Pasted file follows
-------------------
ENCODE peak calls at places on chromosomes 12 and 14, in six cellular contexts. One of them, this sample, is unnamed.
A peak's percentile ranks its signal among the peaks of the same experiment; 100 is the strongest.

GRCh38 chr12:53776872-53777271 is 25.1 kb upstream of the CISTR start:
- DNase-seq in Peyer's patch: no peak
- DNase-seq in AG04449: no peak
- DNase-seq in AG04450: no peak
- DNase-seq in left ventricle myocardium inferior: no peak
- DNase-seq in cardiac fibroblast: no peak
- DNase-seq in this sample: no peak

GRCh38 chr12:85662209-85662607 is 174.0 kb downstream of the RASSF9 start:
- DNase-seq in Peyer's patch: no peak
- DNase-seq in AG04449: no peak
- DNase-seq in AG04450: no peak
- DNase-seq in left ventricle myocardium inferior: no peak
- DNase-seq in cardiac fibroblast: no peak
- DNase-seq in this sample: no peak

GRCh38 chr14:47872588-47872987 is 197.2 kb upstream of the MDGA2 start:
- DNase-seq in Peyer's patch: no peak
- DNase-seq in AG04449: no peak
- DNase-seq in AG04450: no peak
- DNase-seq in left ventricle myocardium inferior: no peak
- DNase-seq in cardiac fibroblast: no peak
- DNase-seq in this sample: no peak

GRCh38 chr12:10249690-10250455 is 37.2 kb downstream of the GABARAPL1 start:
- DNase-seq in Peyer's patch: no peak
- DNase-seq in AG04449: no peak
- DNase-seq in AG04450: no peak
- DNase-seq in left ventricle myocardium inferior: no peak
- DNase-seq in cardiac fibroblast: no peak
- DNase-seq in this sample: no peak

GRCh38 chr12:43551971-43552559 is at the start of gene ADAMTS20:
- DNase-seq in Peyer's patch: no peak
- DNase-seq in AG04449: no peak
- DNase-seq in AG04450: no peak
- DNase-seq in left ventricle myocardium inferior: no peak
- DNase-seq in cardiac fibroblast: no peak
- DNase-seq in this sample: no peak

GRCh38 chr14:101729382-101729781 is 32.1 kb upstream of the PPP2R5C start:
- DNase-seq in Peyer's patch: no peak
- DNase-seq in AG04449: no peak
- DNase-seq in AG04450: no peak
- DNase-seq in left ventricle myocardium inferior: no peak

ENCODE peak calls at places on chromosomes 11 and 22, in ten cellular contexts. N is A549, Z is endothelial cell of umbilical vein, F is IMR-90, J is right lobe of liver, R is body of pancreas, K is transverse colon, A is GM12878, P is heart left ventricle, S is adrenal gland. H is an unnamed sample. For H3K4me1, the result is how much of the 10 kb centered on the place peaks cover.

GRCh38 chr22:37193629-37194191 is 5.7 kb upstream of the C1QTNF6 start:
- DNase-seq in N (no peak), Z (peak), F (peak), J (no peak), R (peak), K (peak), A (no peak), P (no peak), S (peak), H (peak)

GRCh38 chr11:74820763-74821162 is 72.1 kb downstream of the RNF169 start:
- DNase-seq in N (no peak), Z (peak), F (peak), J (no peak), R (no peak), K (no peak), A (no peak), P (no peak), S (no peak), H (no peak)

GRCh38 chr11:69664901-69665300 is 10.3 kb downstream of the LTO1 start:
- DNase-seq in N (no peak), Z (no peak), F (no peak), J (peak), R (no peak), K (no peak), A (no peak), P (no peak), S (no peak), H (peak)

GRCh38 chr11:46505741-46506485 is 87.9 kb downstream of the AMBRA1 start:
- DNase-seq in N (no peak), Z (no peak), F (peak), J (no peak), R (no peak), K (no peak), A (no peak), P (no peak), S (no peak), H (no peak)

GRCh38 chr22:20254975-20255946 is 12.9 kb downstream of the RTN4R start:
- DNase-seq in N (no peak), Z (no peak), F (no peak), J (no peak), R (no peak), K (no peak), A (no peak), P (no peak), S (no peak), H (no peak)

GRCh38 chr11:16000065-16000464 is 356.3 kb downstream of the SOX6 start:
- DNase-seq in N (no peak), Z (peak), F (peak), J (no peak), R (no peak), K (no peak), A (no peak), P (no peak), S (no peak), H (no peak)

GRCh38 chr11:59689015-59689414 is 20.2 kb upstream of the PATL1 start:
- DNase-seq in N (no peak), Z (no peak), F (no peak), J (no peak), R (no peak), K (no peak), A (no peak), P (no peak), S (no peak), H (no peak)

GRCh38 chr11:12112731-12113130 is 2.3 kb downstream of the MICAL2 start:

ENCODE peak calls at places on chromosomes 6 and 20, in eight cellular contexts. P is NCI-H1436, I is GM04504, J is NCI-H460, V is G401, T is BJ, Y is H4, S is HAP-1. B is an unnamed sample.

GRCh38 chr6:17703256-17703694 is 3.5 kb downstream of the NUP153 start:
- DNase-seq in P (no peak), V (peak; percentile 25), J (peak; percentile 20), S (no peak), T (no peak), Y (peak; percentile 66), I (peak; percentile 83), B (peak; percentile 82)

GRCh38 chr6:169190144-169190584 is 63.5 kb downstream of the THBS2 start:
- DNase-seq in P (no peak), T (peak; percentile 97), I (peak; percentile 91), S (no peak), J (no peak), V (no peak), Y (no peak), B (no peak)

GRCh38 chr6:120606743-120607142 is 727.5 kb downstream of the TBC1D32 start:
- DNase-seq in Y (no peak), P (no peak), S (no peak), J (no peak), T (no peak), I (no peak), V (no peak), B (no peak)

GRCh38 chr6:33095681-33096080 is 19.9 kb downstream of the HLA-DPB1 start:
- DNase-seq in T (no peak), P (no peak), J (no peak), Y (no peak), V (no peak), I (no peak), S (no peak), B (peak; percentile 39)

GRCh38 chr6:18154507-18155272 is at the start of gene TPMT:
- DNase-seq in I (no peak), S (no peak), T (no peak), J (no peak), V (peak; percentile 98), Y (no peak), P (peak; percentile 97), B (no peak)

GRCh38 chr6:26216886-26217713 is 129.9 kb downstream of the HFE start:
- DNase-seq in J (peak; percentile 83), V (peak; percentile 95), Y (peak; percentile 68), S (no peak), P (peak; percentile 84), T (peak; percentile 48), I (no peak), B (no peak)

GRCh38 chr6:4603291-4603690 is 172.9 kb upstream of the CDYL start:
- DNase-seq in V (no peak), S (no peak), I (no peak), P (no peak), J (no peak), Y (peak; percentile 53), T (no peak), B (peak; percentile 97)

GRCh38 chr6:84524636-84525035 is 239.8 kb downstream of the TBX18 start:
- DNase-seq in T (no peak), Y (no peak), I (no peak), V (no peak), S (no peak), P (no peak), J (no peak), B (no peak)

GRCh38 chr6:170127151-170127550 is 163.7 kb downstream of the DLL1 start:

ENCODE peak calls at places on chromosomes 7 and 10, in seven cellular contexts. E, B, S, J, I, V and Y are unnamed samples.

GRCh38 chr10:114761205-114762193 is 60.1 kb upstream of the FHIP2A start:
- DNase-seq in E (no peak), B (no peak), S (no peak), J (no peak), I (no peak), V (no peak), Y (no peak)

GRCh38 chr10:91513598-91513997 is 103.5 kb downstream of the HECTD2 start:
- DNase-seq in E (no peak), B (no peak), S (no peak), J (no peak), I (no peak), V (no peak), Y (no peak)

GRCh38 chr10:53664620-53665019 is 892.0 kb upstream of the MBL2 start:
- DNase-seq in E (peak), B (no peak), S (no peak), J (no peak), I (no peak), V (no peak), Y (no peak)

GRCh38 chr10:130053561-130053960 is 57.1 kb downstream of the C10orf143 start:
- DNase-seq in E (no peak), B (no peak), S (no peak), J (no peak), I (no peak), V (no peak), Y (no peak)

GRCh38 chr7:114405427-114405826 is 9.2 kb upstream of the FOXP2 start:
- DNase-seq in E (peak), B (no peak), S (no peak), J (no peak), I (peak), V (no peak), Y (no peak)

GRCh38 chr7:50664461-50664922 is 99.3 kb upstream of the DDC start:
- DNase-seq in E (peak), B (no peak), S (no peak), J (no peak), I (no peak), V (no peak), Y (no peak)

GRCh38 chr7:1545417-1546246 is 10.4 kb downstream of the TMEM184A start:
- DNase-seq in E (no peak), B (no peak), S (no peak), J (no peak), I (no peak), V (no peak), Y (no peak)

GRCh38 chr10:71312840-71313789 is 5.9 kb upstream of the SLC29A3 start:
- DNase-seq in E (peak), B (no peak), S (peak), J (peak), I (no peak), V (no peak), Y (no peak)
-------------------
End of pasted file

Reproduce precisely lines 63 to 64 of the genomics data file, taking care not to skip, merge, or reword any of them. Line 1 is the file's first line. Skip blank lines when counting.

- DNase-seq in P (no peak), T (peak; percentile 97), I (peak; percentile 91), S (no peak), J (no peak), V (no peak), Y (no peak), B (no peak)

GRCh38 chr6:120606743-120607142 is 727.5 kb downstream of the TBC1D32 start: